Tom Bradley on “Celesteville’s Burning” 5 October 2010:
“Celesteville’s Burning” is brilliant. It’s the best thing of yours I’ve read. Assuming I’m familiar with all or most of your fiction, I would call this a breakthrough.
As always, the Gallixian wit is everwhere: the “doppelgänger given half the chance”; the “Holy Grail of Franco-Swiss rock criticism”; the “wind in his combover,” and countless other instances that pour forth from every sentence and phrase. You’ve always exploded with linguistic brilliance, syntactic agility and erudition. What a mood enhancer it’s been, throughout your work, to meet with these qualities in an author who does us the honor of assuming the same capacities in his readers.
In “Celesteville’s Burning” you’re displaying further technical mastery. With apparent effortlessness you move in and out of settings objective, subjective, and everything in between. The first to hit me was the light-speed spatial transition of the journalist’s cunt onto Zanzibar’s face, effected right in the middle of a paragraph. All of a sudden we are treated to a blending of her vaginal sensations with the literary sensation caused by Zanzibar: an announcement that we are in the light hands of a master.
You have achieved narrational virtuosity, signaled by your supremely perverse confidence in supplying a plethora of sensory detail in scenes that seem to come from out of nowhere, dreams whose larger purpose you haven’t yet established in our minds — e.g., Grandmother’s house. You know full well that we will not only endure but enjoy the moment of disorientation, and will follow.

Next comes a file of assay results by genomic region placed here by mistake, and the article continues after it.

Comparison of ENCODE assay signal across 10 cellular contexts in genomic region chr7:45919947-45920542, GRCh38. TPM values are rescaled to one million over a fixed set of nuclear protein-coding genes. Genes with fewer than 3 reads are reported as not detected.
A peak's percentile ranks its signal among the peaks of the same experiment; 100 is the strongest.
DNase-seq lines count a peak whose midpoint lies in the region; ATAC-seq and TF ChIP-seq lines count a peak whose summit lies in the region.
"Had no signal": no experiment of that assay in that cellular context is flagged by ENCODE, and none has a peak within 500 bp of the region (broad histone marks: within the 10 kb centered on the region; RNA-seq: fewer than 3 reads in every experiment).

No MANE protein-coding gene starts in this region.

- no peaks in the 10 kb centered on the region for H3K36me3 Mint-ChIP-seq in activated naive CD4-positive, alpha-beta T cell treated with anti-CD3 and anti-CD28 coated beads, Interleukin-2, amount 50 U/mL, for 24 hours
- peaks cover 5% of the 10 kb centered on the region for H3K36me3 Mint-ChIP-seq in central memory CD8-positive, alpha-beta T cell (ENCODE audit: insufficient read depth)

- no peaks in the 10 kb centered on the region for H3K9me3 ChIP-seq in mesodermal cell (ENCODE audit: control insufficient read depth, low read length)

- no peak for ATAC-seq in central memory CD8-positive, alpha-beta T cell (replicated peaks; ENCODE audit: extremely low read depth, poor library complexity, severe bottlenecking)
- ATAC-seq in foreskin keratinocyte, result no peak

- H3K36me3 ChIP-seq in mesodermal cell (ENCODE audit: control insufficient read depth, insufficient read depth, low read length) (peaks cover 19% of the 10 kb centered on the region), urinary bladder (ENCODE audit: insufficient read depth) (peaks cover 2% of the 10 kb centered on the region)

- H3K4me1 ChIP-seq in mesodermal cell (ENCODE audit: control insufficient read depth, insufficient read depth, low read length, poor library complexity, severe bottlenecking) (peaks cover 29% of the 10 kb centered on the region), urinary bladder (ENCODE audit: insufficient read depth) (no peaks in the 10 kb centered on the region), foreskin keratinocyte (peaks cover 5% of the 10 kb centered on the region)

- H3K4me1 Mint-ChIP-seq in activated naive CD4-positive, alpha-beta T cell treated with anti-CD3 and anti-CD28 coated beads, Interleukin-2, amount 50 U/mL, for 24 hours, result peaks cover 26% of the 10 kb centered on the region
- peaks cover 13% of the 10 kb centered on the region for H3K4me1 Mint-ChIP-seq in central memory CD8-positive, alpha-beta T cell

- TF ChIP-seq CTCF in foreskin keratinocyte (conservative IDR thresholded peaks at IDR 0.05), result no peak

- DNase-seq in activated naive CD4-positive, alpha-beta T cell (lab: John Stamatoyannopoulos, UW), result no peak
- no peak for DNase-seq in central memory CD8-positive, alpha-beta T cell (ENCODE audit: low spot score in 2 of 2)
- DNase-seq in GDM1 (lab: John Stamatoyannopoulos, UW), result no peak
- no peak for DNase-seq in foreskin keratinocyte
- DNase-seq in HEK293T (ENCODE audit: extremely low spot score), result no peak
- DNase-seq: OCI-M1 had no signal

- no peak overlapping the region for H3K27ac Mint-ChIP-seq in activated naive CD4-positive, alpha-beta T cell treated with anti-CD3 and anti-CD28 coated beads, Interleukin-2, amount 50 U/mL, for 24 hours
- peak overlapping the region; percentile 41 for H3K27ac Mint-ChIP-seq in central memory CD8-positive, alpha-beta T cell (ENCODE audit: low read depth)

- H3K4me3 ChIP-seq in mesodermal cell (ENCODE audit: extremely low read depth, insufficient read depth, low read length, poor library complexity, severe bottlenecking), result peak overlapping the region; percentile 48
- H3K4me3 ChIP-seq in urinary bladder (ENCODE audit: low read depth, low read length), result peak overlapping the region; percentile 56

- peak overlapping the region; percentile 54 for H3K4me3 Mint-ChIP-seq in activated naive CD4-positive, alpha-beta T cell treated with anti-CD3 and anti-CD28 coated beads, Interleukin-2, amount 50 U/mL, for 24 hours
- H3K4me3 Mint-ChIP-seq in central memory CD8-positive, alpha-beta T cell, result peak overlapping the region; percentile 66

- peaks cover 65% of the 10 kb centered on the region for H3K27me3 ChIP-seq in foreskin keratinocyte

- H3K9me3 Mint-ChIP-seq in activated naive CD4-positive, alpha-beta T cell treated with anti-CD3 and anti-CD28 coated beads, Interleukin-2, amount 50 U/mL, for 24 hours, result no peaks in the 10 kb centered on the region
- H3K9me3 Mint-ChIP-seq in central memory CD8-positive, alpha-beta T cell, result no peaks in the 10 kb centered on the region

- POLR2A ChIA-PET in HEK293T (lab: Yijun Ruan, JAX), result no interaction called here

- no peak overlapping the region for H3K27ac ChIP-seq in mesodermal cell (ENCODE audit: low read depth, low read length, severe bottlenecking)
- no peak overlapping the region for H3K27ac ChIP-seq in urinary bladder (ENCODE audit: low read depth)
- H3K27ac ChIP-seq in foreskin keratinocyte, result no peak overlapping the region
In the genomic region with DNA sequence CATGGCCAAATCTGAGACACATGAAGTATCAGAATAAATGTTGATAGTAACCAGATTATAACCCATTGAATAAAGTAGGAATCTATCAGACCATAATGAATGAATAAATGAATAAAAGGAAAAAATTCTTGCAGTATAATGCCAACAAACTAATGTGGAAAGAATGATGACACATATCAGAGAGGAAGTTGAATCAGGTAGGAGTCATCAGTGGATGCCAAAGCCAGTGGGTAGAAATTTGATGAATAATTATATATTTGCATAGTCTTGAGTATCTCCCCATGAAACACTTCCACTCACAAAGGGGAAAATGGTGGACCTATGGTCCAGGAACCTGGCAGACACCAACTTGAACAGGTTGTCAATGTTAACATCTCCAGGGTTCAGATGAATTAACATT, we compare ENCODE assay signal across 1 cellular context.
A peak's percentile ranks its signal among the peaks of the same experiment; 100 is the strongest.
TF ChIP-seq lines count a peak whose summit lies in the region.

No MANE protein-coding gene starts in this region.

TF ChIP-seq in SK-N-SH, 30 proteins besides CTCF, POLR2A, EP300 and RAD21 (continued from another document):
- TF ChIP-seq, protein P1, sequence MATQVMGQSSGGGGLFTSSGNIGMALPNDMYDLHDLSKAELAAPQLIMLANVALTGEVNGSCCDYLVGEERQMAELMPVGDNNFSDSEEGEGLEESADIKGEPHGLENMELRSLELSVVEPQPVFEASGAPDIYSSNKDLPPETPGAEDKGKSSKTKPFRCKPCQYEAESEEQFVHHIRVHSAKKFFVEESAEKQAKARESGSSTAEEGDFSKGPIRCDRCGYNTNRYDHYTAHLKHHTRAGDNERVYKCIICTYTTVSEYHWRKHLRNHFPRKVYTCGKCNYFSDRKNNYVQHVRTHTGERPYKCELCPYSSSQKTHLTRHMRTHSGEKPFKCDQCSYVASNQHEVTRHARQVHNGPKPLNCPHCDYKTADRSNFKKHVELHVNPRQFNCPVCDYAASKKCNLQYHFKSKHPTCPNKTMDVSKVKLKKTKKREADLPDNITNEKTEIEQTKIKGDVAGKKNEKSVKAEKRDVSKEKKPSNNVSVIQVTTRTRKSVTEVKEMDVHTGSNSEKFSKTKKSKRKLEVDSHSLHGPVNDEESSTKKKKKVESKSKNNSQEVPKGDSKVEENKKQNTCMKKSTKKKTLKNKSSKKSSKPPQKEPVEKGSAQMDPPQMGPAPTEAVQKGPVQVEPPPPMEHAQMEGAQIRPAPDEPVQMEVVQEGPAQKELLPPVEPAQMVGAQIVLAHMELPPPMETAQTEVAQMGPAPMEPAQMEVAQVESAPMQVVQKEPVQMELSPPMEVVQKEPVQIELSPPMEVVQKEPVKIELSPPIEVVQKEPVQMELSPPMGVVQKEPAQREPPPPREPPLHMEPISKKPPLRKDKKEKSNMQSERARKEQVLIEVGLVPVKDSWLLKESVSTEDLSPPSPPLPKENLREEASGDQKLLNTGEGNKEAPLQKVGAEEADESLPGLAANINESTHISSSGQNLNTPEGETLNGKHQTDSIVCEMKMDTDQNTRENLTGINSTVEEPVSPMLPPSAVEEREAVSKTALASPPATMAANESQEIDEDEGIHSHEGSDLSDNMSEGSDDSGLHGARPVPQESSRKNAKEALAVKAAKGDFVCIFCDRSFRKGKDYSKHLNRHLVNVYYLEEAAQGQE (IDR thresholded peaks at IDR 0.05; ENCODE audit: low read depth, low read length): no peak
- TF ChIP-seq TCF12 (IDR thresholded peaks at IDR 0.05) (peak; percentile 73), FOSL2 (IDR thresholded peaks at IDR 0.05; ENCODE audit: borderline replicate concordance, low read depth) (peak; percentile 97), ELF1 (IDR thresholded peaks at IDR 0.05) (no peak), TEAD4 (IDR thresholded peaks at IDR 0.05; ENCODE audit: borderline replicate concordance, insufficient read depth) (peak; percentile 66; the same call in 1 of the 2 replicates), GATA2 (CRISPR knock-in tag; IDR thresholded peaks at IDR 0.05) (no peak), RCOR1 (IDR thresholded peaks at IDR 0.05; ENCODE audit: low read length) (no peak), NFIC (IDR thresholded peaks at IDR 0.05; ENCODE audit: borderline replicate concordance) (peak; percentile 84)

The insistent, perverse, yet unfailingly lucid use of French and Franglais — is this also a symptom of a breakthrough? Have you staked out your own territory and sunk roots in the borderland between your two native cultures?
Zanzibar’s ludicrous early success, his lugubrious decline and late failure, his preposterously self-indulged “quantum” writer’s block, and the diseased way in which the established press will exploit it — I sense a breakthrough here, too. You’ve long acknowledged and bewailed the contemptible state of Franco-English letters. But here, with an amazing vastness of detail that only an insider could generate (where did you learn so much about these effete movers and shakers?), you have finally masticated this hideous situation, peristalsed it and shat it out. The despair which “the mainstream” must engender in less hardy souls can’t come near you any more. You are free to laugh from high up, to heap the kind of scorn that will humiliate any member of the lit establishment who reads this.
I can feel a Gallix novel coming on — and not an invisible palimpsest. This artistic unfolding of yours is heartening and exciting to watch. Some saggy asses in London-Paris-New York that have long needed kicking are in for it now.